Ah, Hill and Antonio, how often have our epicures, as they'd reach their messes at breakfast-time, curled their noses with disdain at the appearance of perhaps a prime piece of raw salt pork, or a smoking bread scouse, which their indefatigable cooks had in readiness for their morning's repast, and all because their nasal organs inhaled the delicious smell of your savoury, well-seasoned liver. — How many small, flat, circular pieces of silver, known amongst our lads by the name of "York shillings," have you dropped into your capacious purses by the sale of this article? But no matter, continue your present course of traffic, you aquatic hawkers, and when old age, or an accumulated heap of glittering dross causes you to renounce your calling, drop the hint to your successors to follow in  p161 your footsteps; for believe me, the dreary and sterile Isle of San Lorenzo will float like a gossamer in the air, before the happy inmates of one of Columbia's ships-of‑war on this station will cease to purchase their darling liver, whilst they have a shot in the locker.

It was upon the first of November, our ship lay as before adverted to in the harbour of Callao; a more delightful day one could scarcely desire; the sun beamed forth in all its splendour, not emitting that fierce, sickly heat, that in southern climates so overpowers the frame, but diffusing a gentle and soothing warmth around, which, contrasted with the heavy, chill dews so prevalent in this port, was doubly agreeable to all those who were enjoying its cheering influence. There was just breeze enough to slightly ruffle the surface of the waters of the surrounding bay; and as the several ships at anchor, with their national banners floating aloft in graceful wantonness, met the eye, the sight was one pleasing and interesting. It was Sunday; and as is generally the case upon the Sabbath, the interior of our ship, from the lower to the spar-deck, was cleansed with the most scrutinous care, and everything was arranged in its proper place with the nicest precision and exactitude. Our crew were uniformly dressed in blue jackets and trowsers and snow-white frocks; the rules for the regulation of the Navy had been read, and each one had passed around the capstan, undergoing the criticising glance of our commander; and they were now scattered in different groups about the several decks, endeavouring as they best could, to beguile the time 'till the boatswain's shrill pipe would proclaim the noontide meal.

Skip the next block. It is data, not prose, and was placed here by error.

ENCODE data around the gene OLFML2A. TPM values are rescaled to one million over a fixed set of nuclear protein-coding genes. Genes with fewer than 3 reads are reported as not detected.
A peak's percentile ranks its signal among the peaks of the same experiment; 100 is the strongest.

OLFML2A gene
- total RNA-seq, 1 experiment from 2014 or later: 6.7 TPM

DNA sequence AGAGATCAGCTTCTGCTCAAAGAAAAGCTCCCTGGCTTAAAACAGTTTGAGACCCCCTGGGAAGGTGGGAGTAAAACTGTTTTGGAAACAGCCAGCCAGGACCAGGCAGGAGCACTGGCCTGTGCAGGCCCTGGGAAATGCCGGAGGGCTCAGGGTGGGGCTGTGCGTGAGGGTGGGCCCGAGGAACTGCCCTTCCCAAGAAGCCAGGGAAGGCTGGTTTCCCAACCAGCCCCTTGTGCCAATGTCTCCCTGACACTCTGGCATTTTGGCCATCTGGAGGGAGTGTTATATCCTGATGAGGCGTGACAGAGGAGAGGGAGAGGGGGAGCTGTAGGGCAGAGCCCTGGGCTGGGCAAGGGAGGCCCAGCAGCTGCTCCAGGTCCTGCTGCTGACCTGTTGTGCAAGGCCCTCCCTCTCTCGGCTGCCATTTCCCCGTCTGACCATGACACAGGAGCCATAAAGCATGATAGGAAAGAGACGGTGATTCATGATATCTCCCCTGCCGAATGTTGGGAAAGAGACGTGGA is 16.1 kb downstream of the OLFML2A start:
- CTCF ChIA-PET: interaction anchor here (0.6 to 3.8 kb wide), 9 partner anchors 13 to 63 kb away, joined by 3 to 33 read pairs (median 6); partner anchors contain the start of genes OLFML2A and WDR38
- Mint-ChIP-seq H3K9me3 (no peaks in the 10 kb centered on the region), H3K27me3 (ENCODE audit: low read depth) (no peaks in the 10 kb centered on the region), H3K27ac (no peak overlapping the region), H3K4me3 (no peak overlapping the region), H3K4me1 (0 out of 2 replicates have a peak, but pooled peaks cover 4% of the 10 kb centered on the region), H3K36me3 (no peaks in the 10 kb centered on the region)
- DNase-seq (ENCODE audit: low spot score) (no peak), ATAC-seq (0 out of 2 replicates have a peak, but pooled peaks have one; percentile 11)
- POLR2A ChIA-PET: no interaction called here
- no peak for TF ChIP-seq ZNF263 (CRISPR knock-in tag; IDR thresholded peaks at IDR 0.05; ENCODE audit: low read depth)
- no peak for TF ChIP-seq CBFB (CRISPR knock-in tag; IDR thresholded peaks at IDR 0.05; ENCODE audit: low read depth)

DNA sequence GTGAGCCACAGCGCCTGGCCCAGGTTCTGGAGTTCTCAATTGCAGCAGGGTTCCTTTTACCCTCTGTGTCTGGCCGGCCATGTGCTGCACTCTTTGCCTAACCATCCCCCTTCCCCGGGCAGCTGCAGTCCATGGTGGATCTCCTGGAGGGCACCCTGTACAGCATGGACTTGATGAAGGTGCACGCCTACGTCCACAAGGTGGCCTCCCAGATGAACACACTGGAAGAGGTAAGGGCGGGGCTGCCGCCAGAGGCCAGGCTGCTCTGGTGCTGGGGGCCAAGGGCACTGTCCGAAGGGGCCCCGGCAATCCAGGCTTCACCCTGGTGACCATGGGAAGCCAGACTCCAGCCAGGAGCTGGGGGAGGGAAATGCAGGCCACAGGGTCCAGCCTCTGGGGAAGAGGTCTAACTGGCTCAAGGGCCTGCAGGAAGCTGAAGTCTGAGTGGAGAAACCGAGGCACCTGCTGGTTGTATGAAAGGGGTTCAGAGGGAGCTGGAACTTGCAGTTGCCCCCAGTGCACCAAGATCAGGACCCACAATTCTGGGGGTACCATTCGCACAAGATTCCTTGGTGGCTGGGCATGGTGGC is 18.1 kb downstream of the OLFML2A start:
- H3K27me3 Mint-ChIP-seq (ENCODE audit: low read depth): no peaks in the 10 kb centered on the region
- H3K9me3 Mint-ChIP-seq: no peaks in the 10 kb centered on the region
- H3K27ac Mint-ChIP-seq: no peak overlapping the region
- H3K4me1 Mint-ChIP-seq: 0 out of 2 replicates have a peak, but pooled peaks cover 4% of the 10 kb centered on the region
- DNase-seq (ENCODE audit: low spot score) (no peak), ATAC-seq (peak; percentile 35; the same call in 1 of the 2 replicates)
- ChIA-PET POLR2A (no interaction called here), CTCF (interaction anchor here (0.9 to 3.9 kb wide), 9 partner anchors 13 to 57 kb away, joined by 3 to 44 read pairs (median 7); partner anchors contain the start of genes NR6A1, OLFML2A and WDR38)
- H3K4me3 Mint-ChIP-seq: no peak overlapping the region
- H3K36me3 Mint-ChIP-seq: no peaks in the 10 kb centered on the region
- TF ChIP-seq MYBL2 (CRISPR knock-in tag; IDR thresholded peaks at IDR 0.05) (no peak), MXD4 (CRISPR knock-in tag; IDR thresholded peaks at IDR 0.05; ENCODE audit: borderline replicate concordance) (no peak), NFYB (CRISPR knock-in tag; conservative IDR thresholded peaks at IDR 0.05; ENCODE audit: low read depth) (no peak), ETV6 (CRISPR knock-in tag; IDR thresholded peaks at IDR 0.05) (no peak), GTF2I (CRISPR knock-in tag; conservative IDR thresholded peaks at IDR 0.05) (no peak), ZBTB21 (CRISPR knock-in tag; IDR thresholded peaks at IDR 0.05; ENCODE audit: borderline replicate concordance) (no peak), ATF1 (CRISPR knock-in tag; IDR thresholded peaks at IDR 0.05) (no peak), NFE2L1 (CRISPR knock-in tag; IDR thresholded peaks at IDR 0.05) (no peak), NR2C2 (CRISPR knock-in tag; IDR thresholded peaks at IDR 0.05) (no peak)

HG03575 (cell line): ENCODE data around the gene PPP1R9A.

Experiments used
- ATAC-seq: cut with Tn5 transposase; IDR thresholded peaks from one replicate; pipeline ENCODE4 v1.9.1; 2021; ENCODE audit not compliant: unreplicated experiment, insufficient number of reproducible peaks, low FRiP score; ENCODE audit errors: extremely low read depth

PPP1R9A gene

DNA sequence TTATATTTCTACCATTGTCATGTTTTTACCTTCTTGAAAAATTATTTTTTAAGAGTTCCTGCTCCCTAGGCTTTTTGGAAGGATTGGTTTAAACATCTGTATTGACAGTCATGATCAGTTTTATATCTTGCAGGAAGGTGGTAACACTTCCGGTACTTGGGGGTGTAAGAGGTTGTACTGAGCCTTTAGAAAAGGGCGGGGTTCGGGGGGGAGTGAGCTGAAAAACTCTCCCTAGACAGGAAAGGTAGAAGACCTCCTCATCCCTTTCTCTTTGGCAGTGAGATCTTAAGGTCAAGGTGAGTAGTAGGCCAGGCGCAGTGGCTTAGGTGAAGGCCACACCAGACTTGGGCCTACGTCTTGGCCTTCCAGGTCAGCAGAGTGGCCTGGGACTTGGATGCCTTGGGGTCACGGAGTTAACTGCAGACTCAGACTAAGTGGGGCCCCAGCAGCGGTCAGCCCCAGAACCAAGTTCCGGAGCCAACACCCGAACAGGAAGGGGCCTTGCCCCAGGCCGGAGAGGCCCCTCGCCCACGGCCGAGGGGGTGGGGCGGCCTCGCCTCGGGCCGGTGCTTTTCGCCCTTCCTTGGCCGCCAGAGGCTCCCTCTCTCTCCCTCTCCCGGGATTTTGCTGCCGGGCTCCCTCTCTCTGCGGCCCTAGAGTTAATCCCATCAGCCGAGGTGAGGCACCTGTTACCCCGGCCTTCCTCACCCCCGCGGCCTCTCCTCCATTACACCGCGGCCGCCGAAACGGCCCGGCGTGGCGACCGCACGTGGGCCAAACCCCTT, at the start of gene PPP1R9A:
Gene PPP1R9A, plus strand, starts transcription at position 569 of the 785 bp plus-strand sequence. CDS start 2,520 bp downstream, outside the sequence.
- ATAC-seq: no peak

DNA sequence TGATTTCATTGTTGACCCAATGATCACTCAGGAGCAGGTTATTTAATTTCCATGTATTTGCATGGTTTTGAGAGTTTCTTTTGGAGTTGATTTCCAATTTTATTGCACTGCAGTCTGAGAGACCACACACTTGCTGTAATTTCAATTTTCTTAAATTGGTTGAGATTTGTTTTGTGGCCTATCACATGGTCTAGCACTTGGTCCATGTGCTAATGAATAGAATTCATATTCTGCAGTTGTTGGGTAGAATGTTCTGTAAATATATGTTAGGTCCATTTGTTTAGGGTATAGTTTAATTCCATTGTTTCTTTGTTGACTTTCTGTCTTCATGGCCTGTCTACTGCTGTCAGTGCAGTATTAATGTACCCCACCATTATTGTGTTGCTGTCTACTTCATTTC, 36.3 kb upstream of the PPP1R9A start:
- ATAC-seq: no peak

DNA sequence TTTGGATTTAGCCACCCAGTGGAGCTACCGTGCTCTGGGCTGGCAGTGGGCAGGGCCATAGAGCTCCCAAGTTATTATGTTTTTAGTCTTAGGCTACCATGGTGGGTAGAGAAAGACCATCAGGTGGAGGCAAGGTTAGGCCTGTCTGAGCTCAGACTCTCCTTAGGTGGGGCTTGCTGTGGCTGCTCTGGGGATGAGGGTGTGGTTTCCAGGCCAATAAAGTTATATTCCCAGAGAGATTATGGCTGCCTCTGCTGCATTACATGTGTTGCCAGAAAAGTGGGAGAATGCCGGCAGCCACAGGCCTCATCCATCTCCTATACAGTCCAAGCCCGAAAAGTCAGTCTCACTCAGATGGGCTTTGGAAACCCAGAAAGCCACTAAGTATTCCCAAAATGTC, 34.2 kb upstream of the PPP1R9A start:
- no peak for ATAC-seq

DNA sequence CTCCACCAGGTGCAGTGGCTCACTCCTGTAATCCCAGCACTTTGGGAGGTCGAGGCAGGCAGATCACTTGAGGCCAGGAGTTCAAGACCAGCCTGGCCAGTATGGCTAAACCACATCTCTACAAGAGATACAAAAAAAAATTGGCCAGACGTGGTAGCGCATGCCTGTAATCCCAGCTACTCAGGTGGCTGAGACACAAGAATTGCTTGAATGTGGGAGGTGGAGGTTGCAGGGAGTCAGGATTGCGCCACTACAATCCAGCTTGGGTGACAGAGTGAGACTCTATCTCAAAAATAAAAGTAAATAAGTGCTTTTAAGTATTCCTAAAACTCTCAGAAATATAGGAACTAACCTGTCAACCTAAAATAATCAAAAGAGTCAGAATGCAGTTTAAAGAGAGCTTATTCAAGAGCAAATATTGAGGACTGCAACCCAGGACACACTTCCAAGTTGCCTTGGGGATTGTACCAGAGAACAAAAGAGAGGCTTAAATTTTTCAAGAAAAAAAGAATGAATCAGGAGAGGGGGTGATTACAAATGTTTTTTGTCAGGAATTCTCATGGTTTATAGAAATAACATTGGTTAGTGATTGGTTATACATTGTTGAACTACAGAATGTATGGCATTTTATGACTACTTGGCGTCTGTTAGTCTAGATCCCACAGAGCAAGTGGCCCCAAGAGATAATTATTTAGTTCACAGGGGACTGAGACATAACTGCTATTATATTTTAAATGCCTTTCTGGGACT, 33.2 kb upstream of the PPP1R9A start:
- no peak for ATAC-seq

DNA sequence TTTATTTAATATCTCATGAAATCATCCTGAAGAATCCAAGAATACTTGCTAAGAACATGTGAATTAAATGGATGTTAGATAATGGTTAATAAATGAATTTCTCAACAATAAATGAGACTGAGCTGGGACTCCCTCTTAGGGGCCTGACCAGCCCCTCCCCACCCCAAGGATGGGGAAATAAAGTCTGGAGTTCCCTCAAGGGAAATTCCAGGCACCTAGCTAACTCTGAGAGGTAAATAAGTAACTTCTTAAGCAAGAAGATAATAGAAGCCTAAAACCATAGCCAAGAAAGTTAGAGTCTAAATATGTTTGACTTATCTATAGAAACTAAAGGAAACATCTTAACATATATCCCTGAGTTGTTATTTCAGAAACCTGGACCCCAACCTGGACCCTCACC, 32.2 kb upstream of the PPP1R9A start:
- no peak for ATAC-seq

Whilst things were thus situated, the attention of the quarter-master on the look‑out, was attracted by an unusual noise in the water a short distance from the ship, and upon having recourse to his spy‑glass, two whales were perceived pursuing their gambols in the bay, making rapid tracks towards where the merchant vessel lay at anchor; their clumsy, power­ful bodies one moment disappearing from the sight, and the next forming a glowing foam on the face of the sparkling waters as they raised with a sudden breach to the surface.  p162 The circumstance was soon known throughout the ship, and all were immediately on the alert, repairing to the spar-deck with precipitate haste to feast their eyes upon the disportings of those huge inmates of the deep. The fore, main and mizen-rigging, poop, forecastle, and every other part where a good view could be possibly obtained of those finny monsters, were literally crowded with individuals; for to a great many of our crew the sight was as novel as unexpected; — their sports however were but of short duration. The inmates of a French whaling vessel lying in the harbour, soon beheld those noble fish; and after casting many an eager and covetous glance upon their giant carcasses, as they rolled and tumbled about with all the playfulness of porpoises; they lowered a boat, and with a stout, athletic crew and all the several implements necessary for this peculiar warfare, they pulled vigorously in pursuit.